Heat exchanger 240 is operative for pressurized heating of the waste water WW produced in scrubber tower 222. This pressurized heating of the waste water WW within heat exchanger 240 occurs at a pressure of about 2 bar to about 20 bar, or preferably at a pressure of about 3 bar to about 10 bar, and at a temperature of about 100 degrees Celsius to about 200 degrees Celsius, or preferably at a temperature of about 120 degrees Celsius to about 180 degrees Celsius. In operation, waste water WW from scrubber tower 222 is pumped via pump 221 through fluidly connected pipe 222 d into interior 240 a of heat exchanger 240. Opposite a direction of flow of the waste water WW through heat exchanger 240, is the direction of flow of hot flue gas FG through the heat exchanger 240. Hot flue gas FG from combustion unit 212 is circulated via conduit 212 a and fluidly connected duct 215 to heat exchanger 240. Within heat exchanger 240, the hot flue gas FG transfers heat energy for pressurized heating of the waste water WW. Thereafter, the resultant cooled flue gas FG continues circulation from heat exchanger 240 to duct 218 a upstream of particulate collection system 220 via fluidly connected duct 217.

The waste water WW supplied to the heat exchanger 240 can include solid material such as solid particulates that are suspended within the waste water WW. The waste water WW can also include elements that can precipitate out of the waste water WW as the waste water WW is heated under pressure within the heat exchanger 240. As such, solid material SM from solid material supply 244 may be added via duct 244 a to the waste water WW flowing through fluidly connected pipe 222 d as needed as an anti-scaling agent to prevent such solid particulates and elements from forming a scale. Other additives may also be added to or mixed into the waste water WW as needed depending on system 210 operating conditions. For example, absorbent material M from absorbent material supply 230 containing an alkaline reagent such as fresh limestone, CaCO3, lime, hydrated lime, sodium carbonate, trona, alkaline fly ash, or the like can be added to the waste water WW. Accordingly, a pre-specified amount of alkaline reagent can be fed to the waste water WW so that the waste water WW is alkaline rich and is in excess of what is required to precipitate insoluble and heavy metal compounds upon waste water WW pressurized heating within heat exchanger 240. Additionally, the presence of excess amounts of alkaline reagent within the absorption liquid AL helps prevent corrosion, and helps reduce pollutant emissions by capturing acid gas elements from flue gas FG flowing through scrubber tower 222, such as hydrogen chloride (HCl), hydrogen fluoride (HF), sulfur dioxide (SO2), sulfur trioxide (SO3), and sulfuric acid (H2SO4), to form solid particulates such as calcium sulfite (CaSO3), calcium sulfate (CaSO4), calcium chloride (CaCl2), and calcium fluoride (CaF2).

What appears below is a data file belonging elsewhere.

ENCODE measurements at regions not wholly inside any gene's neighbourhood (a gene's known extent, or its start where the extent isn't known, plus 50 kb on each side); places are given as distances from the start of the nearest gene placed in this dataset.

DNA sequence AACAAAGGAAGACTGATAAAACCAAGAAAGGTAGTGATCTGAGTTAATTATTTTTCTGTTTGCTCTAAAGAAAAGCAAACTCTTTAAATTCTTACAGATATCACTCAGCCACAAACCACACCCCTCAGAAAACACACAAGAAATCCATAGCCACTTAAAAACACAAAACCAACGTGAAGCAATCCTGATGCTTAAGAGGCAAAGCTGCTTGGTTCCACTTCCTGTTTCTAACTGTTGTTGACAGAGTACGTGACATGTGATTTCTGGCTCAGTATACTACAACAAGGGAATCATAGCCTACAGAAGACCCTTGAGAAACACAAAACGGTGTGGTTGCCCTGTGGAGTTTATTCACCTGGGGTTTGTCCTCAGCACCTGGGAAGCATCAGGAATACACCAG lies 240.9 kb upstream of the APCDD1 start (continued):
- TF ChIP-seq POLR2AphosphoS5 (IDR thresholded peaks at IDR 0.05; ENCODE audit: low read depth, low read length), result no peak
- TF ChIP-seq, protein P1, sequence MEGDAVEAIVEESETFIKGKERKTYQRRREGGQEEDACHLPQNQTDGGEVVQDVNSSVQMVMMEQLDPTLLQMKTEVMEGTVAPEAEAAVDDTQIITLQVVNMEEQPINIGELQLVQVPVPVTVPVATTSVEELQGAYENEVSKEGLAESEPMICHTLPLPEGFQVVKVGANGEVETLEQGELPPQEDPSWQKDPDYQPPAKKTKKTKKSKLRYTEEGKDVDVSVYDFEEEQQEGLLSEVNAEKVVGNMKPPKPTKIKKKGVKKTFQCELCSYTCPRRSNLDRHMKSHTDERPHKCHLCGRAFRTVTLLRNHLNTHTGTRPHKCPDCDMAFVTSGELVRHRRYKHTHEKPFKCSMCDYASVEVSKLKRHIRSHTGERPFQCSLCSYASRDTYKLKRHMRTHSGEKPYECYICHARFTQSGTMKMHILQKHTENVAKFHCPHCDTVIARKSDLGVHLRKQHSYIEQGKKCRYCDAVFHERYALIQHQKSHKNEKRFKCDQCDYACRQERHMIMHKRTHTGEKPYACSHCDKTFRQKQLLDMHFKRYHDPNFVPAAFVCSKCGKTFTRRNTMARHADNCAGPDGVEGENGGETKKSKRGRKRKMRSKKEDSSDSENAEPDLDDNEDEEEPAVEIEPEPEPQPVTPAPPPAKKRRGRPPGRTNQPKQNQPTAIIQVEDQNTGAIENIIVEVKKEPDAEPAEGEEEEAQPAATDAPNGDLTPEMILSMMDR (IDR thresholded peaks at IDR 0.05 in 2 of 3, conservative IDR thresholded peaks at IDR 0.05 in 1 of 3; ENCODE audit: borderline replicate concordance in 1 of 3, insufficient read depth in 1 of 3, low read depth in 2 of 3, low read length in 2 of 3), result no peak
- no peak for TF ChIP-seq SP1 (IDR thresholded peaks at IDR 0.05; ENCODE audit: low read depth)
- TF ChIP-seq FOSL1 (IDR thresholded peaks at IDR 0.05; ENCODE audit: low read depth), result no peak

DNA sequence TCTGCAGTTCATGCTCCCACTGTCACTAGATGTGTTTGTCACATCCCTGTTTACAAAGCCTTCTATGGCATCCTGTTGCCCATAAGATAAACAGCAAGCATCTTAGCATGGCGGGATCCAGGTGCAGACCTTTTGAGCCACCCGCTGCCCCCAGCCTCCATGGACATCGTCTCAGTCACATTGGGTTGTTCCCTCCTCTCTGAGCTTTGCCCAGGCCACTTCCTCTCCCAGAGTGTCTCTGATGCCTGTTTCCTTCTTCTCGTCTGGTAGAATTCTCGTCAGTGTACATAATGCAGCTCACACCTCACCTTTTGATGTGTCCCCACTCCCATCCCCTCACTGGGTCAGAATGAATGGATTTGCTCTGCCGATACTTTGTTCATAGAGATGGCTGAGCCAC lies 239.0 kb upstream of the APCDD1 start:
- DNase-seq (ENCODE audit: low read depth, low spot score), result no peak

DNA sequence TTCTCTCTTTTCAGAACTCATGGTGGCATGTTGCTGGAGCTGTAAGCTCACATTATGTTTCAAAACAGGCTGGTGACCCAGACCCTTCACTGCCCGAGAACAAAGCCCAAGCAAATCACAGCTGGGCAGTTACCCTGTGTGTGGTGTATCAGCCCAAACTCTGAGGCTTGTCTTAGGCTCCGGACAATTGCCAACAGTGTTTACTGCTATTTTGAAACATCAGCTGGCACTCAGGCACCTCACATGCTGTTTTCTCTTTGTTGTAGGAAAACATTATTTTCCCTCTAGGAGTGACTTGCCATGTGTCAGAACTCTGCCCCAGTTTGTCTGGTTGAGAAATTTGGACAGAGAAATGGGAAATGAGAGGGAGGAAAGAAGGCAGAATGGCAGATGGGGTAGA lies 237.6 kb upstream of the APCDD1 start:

The heated waste water WW from heat exchanger 240 flows via waste water conduit 240 b through valve 240 c and into fluidly connected flash vessel 246. Valve 240 c is operable for pressure reduction in waste water conduit 240 b for expansion and flash evaporation of the waste water WW within flash vessel 246 to produce steam ST. Within conduit 240 b upstream of valve 240 c is a pressure of about 2 bar to about 20 bar, or more preferably, about 3 bar to about 10 bar. Within conduit 240 b downstream of valve 240 c is a pressure of about atmospheric pressure or slightly higher. Any condensed waste water WW from flash vessel 246 is absorbed into and together with solids S removed via duct 246 d from system 210 for environmentally conservative disposal thereof. Optionally, in addition to any solids S from heat exchanger 240, solids S collected in particulate collection system 220 may be transported to flash vessel 246 via fluidly connected duct 220 c. As such, solids S from heat exchanger 240 optionally combined with solids S from particulate collection system 220 are periodically removed from flash vessel 246 via a screw or pneumatic conveyor 247 arranged in duct 246 d for use elsewhere within system 210, for uses outside system 210, for treatment, or for environmentally conservative disposal thereof.

Following flash evaporation, the steam ST produced in flash vessel 246 may be supplied to the flow of flue gas FG flowing through duct 218 a upstream of the particulate collection system 220 via fluidly connected duct 246 a to achieve or to contribute to zero system 210 waste water WW liquid discharge. Optionally, as a system 210 alternative or as a system 210 additional feature, the steam ST produced in flash vessel 246 may be supplied to the flow of flue gas FG flowing through duct 220 a upstream of scrubber tower 222 via fluidly connected ducts 246 a, 246 b to achieve or to contribute to zero system 210 waste water WW liquid discharge. Another option, as a system 210 alternative or as a system 210 additional feature, the steam ST produced in flash vessel 246 may be used as make-up water supplied to circulated absorption liquid in pipe 222 c via fluidly connected ducts 246 a, 246 b, 246 c to achieve or to contribute to zero system 210 waste water WW liquid discharge.

Disclosed herein is a method of using system 210 for wet flue gas desulfurization with no system 210 waste water WW discharge. The method of using system 210 comprises using a scrubber tower 222 with a flow of absorbent liquid AL for wet flue gas desulfurization of a flue gas FG flowing therethrough, pressure heating and flash evaporating waste water WW collected in the scrubber tower 222 to produce steam ST and a solids S waste stream, and supplying the produced steam ST to a flow of flue gas FG upstream of the particulate collection system 220 and the scrubber tower 222, to a flow of flue gas FG upstream of the scrubber tower 222, or to the circulated flow of absorption liquid AL in pipe 222 c dispersed within the scrubber tower 222 to achieve zero system 210 waste water WW liquid discharge.